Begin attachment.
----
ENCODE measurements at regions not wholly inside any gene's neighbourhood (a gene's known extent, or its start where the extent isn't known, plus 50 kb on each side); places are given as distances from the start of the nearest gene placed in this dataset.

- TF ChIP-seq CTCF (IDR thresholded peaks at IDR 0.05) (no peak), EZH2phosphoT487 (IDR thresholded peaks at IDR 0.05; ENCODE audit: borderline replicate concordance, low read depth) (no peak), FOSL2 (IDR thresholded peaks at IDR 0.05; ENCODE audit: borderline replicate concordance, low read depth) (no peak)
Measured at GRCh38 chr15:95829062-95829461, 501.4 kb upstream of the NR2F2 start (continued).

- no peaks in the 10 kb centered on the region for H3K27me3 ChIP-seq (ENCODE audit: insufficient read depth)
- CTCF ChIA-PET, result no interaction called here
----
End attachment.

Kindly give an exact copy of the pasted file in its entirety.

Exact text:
ENCODE measurements at regions not wholly inside any gene's neighbourhood (a gene's known extent, or its start where the extent isn't known, plus 50 kb on each side); places are given as distances from the start of the nearest gene placed in this dataset.

- TF ChIP-seq CTCF (IDR thresholded peaks at IDR 0.05) (no peak), EZH2phosphoT487 (IDR thresholded peaks at IDR 0.05; ENCODE audit: borderline replicate concordance, low read depth) (no peak), FOSL2 (IDR thresholded peaks at IDR 0.05; ENCODE audit: borderline replicate concordance, low read depth) (no peak)
Measured at GRCh38 chr15:95829062-95829461, 501.4 kb upstream of the NR2F2 start (continued).

- no peaks in the 10 kb centered on the region for H3K27me3 ChIP-seq (ENCODE audit: insufficient read depth)
- CTCF ChIA-PET, result no interaction called here